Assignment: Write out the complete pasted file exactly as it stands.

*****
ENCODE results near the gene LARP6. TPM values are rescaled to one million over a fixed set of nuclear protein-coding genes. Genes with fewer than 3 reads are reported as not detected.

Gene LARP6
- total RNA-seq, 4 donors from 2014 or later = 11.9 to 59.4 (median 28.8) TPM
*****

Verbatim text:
ENCODE results near the gene LARP6. TPM values are rescaled to one million over a fixed set of nuclear protein-coding genes. Genes with fewer than 3 reads are reported as not detected.

Gene LARP6
- total RNA-seq, 4 donors from 2014 or later = 11.9 to 59.4 (median 28.8) TPM